What in the world has happened to garden center plants, people? Sunflowers and Asters in bloom at only 4” tall? Nicotianas with no scent and Dianthus that die a month or less after planting? Yes dear gardeners, this nasty trend which started more than 10 years ago is accelerating quicker than you can squash a bug. Last February, in front of my neighborhood supermarket, I felt super horrified as I noticed the African Marigolds on display by the front door. They were in full bloom (in 6 packs!) at no more than 5” tall. Gadzooks!
African Marigolds are supposed to be huge. To 3 or more feet tall and 3 feet across. If you’re a young gardener, you may not even remember them being so grand and fabulous with their bushy multi-branching form and loads of 4”-across, extra double, dense blooms fantastic for cutting. Here at the nursery we call them “Day of the Dead Marigolds” as they are still grown in Mexico and South America to create altars and stunning displays for the holiday.
So you can imagine my chagrin to see what the nursery industry has done to them, all in the name of being able to serve the customer what they say we want – 6 packs and 4″ pots in full bloom. And for heaven’s sake it was February ! Umm … freezing! Obviously, they were greenhouse grown, so now you can watch them die in your yard from the cold which they are so not fond of.
I know that “each to his own” and I’m glad when anybody gets outside and digs their hands in the earth, but don’t you think it’s sad that taller varieties, with all their grace, lovely form and charm are being pushed out (and forgotten), only to be replaced with squat, charmless blobs of color? What can you do with them? Line them up like orange and yellow tennis balls just like at the gas station? Nice.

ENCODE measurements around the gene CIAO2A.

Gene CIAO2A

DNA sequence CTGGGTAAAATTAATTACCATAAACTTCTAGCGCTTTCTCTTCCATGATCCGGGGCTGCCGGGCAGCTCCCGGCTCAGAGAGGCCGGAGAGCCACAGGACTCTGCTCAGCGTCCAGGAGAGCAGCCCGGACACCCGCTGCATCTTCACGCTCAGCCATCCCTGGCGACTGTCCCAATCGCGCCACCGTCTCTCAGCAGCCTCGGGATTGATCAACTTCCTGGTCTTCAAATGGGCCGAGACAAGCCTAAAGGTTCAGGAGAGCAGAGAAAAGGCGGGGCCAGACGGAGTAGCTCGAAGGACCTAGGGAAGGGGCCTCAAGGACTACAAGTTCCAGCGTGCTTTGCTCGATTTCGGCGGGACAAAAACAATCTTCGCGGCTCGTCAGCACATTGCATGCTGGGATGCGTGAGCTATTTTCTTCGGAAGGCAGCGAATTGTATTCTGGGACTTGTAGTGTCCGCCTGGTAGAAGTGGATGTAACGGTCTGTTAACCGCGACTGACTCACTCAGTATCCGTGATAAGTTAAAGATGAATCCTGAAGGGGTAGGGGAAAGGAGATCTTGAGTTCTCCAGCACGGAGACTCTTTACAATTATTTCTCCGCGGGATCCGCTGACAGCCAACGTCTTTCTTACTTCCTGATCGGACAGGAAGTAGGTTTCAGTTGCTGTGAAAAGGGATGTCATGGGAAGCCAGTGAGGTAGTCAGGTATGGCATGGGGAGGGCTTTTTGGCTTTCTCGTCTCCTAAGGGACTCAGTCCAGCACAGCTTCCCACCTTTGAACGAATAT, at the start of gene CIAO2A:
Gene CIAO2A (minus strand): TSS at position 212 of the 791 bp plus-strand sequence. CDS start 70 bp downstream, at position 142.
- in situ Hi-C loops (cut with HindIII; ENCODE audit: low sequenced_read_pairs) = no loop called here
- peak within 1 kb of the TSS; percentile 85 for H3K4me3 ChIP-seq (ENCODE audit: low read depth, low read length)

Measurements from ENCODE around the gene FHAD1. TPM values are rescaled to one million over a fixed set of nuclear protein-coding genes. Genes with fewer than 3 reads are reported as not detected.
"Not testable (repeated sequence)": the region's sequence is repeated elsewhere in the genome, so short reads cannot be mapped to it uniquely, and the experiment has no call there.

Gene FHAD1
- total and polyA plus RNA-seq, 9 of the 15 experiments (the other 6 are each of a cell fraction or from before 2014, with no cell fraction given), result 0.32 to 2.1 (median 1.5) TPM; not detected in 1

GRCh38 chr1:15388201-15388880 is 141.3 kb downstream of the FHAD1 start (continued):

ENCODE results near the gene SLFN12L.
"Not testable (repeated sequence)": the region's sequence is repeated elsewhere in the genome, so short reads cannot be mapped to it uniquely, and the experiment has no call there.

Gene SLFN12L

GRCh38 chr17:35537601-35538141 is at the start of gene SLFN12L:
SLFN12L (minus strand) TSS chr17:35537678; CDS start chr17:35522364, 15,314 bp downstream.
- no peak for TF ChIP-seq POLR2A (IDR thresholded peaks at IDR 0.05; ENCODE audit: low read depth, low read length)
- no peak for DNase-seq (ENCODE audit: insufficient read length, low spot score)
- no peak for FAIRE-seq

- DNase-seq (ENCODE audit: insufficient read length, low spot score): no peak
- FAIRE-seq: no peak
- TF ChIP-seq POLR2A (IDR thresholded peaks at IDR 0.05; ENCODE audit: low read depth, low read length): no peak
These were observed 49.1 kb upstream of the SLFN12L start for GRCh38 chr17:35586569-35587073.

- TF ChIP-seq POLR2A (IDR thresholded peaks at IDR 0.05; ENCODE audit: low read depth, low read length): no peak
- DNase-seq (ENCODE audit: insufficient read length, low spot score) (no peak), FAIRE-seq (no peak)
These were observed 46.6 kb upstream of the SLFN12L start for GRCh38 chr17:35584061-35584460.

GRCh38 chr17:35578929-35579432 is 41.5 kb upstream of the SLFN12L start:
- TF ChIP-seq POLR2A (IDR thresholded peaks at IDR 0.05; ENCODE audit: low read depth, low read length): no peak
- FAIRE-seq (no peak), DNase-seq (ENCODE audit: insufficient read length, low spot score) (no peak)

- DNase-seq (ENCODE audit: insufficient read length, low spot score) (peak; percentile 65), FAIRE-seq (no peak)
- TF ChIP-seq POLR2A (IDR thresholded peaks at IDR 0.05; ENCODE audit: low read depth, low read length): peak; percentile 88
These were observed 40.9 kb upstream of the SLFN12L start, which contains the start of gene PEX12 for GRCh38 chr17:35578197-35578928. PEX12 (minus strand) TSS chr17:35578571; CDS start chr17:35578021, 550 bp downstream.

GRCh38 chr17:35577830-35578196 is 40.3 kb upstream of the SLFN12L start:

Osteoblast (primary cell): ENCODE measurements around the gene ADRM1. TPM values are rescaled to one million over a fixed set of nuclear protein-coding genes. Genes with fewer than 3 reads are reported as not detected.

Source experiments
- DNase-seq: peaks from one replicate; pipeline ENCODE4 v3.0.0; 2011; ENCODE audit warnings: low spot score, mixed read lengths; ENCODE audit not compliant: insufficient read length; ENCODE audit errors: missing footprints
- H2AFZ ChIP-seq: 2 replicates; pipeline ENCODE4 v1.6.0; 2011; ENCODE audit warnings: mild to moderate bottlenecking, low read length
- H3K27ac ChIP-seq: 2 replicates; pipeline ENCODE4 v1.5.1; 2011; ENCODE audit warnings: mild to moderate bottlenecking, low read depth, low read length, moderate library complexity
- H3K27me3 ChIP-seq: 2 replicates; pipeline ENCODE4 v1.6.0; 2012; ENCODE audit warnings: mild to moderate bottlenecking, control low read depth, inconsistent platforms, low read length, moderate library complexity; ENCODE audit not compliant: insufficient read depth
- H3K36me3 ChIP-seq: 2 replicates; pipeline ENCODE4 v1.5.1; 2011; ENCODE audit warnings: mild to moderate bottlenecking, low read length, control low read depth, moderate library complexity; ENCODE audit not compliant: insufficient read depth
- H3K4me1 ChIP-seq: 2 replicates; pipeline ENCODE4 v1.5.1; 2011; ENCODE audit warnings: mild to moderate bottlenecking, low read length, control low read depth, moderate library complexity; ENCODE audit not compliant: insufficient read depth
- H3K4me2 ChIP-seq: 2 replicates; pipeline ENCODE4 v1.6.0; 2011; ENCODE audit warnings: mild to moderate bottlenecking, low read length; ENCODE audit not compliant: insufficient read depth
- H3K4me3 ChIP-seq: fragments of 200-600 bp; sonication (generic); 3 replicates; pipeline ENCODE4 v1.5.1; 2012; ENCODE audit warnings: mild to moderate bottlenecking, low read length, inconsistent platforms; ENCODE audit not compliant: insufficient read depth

More and more plants are being sold all dwarfed and squatty. Many of our seed sources are dropping the taller varieties across the board and it has become harder and harder to find original proper sized species.
Here’s another calamity :
Okay, you gotta give the person who designed this carpet bedding some points here for being creative with what they had to work with. But wouldn’t you prefer your Ageratums to look like this?
To 3’ tall and 30” across, Ageratum houstonianum ‘Blue Horizon’ has big, fluffy, butterfly enticing, sweetly scented flower clusters – great for cutting. That’s a 15 gallon pot you see here and those blooms lasted for months. When dead headed they go on blooming all summer! That’s another big problem with those boinky dwarf plants. The bloom time is very short, especially when they’ve been blooming at the growers and then at the garden center before someone comes along to buy them.
Okay, one last depressing example. Dianthus. Dianthus is one of my all time favorite, awesome and reliable perennial standbys. They’re in full bloom in my back yard and at the nursery right now and they are really, really showy. They totally make my gardens pop with their profuse bloom and romantic colors and fragrance.
Truthfully I don’t think you can even find them at many nurseries or garden centers any more. Because they’ve been replaced with this:
These are Dianthus sinensis. Squat, die-pretty-darn-fast, scentless and disappointing annuals (which are often sold as perennials!). They grow to 6” tall at best. You’ll never see them bloom like the one plant of Dianthus plumarius ‘Pinkerton.” Nowadays, I’m afraid a lot of folks think I’m delusional when I tell them how much I love my Dianthus. Our beloved “Pinks,” (Dianthus plumarius and D. gratianopolitanus) are one of the oldest of all cultivated perennial plants and they are in danger of becoming so obscure and hard to find that they may soon be banished to garden memory oblivion. It makes me sad that up and coming young gardeners may never discover how great they are.
Lastly, a great garden includes plants of varying heights, forms and textures, of course. But with these “box store” offerings, everything ends up being the same size! Well, that’s not very fun. And I don’t think it’s as aesthetically pleasing – or rewarding enough – to really draw folks into the wonders of gardening.